The Zimbabwean Competition and Tariffs Commission (the “CTC”) is a statutory body which is established under the new Competition Act [Chapter 14:28] (the “Competition Act”). The CTC has two main mandates. Firstly, to implement Zimbabwe’s competition policy and secondly, to execute the country’s trade tariffs policy, with the primary objective of enforcing the Competition Act.
The Competition Act in Zimbabwe regulates interactions between competitors, suppliers and their customers. It is aimed at ensuring that businesses and companies compete fairly with one another. It encourages enterprise and efficiency, creates a wider choice for consumers, helps reduce prices as well as improve the quality of consumer products.
One of the responsibilities of the CTC is to engage in the regulation of mergers and acquisitions. Its aim is to regulate the structure of the economy and markets to ensure that markets function optimally. The CTC warns against and prohibits: mergers that will substantially prevent competition in a market; mergers that will lessen competition in a market; and mergers that facilitate the creation of a monopoly situation that is contrary to the public interest. The CTC must therefore, through a merger examination and assessment process, determine the impact that a merger will have on competition in a market before approving the transaction. Competition law differentiates between three types of mergers: horizontal, vertical and conglomerate.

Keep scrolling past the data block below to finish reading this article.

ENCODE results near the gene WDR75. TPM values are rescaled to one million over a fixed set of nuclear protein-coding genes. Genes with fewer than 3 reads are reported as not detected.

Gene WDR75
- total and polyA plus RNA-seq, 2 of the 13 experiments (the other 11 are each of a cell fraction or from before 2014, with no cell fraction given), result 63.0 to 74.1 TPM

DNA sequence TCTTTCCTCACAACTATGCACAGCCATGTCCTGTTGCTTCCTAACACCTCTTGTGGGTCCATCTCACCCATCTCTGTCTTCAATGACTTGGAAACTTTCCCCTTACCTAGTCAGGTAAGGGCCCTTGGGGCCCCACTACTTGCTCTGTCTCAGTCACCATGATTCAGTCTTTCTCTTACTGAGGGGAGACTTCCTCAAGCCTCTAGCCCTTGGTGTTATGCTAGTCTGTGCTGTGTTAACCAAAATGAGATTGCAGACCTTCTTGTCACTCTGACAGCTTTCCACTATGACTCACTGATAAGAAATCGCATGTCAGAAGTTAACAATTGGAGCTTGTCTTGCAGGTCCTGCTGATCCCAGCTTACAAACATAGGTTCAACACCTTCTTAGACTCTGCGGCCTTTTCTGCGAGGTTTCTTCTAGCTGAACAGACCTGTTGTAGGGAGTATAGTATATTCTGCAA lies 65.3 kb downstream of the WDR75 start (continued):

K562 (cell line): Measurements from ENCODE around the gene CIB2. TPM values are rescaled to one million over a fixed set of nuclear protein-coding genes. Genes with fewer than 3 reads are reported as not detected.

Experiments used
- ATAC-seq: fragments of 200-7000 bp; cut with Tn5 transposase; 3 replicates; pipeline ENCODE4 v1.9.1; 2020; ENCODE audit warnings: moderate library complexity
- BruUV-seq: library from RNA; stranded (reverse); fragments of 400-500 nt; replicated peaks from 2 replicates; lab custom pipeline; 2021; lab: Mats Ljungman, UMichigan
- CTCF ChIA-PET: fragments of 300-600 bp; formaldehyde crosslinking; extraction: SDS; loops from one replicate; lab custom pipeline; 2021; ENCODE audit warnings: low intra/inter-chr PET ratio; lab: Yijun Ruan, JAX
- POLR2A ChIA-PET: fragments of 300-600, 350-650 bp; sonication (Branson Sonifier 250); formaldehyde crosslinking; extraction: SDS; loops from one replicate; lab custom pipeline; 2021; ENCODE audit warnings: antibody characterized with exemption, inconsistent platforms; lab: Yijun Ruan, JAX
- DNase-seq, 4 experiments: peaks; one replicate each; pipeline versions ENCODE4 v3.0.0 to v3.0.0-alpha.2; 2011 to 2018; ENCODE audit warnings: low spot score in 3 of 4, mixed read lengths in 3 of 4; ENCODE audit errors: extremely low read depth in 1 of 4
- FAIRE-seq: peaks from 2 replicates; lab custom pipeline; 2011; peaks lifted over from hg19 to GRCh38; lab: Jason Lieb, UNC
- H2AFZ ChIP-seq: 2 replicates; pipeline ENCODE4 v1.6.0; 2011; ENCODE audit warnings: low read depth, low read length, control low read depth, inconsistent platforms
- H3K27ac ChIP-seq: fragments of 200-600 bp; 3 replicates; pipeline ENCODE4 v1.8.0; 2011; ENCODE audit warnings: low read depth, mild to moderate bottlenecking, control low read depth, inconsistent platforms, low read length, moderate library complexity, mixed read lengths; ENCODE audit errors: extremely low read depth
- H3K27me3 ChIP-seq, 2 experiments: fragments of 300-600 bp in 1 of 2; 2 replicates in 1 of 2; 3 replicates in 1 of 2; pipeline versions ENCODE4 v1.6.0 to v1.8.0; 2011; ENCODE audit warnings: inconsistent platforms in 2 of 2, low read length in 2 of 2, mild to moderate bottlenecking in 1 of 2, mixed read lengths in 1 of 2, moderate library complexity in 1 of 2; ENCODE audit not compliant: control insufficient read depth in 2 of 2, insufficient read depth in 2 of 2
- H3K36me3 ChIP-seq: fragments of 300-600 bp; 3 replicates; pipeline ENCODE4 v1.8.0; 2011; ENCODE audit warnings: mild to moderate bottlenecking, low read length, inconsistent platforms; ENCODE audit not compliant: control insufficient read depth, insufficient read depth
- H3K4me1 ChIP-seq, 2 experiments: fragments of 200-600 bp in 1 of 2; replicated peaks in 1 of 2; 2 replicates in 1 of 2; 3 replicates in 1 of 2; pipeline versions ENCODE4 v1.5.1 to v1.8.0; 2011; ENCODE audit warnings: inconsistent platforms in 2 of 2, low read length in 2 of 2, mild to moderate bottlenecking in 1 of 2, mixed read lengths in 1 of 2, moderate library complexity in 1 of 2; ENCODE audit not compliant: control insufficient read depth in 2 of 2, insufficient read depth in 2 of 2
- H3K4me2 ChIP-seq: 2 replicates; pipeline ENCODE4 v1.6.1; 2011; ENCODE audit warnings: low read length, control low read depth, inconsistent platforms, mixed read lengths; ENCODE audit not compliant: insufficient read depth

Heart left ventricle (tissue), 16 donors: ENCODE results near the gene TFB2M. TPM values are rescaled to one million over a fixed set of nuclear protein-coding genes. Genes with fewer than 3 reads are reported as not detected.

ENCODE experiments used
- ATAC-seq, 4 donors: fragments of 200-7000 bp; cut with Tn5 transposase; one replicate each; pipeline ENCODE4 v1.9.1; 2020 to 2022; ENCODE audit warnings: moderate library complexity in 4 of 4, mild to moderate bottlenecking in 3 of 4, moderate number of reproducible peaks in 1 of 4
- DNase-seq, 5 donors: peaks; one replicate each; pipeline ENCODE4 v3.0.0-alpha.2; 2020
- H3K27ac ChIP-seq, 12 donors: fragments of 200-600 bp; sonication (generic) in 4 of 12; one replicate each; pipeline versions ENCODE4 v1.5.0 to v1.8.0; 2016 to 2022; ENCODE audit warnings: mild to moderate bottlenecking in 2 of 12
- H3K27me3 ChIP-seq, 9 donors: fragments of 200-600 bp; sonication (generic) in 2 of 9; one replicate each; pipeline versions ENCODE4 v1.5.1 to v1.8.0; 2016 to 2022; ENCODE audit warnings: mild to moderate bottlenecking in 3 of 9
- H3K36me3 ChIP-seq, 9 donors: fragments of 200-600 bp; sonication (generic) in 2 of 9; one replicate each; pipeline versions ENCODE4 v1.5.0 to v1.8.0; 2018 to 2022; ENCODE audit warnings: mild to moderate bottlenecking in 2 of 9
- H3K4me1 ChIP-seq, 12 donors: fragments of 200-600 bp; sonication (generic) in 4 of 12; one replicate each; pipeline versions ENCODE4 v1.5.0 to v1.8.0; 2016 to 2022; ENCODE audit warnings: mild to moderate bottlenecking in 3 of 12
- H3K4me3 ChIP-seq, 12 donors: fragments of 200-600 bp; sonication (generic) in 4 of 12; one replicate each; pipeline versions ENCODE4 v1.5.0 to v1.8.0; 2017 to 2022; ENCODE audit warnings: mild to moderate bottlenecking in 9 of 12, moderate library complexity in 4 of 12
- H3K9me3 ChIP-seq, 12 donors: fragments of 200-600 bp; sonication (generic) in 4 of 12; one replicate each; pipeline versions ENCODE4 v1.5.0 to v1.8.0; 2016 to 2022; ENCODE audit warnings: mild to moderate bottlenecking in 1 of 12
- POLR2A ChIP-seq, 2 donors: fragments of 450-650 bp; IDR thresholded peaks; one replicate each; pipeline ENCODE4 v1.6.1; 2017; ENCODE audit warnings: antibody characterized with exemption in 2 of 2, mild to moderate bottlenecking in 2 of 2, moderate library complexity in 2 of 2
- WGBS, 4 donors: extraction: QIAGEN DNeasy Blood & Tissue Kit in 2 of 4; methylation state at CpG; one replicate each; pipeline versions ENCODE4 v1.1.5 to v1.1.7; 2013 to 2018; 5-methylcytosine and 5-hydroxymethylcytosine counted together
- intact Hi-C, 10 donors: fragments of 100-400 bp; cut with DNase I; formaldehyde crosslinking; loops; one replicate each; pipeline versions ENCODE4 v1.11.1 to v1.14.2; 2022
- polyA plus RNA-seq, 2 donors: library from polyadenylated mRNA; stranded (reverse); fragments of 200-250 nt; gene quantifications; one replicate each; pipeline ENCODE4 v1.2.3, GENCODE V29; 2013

Horizontal mergers involve the merger of corporations in related product lines. Such mergers lead to the improvement of the efficiency and economies of scale of the acquiring firm. The merging of entities in a horizontal relationship, essentially involve the removal of one competitor by another. They may lead to the reduction of customer choice due to the increase of the market share of the merged entity and could open the door to the abuse of market power. Majority of mergers and acquisitions in Zimbabwe fall under this category, and examples include the merger of TM Supermarkets by Pick n Pay, the acquisition of Makro Zimbabwe by OK Zimbabwe and the acquisition as a going concern of the business of Anchor Yeast by Société Industrielle Lesaffre (which Manokore Attorneys were the transaction advisors on).
Vertical mergers involve the integration of firms in different levels of the supply chain. This entails the integration of companies with a supplier-customer relationship. The main objective of such a merger, would be to ensure sources of supply, reduce marketing expenses, increase profitability and essentially – drive out competition. There is wide global debate in economic literature on the effect of vertical mergers on competition. These economic concerns include input foreclosure and customer foreclosure.
Conglomerate mergers involve the merging of firms in different levels of the supply chain. These firms generally have no apparent economic relationship. The purpose of these transactions is to increase diversification which would result in an increased market share, synergy and productivity.
The Competition Law policy in Zimbabwe is currently undergoing a pertinent upgrade in order to align it to the standards of international best practice, which is undergoing consideration by various stakeholders.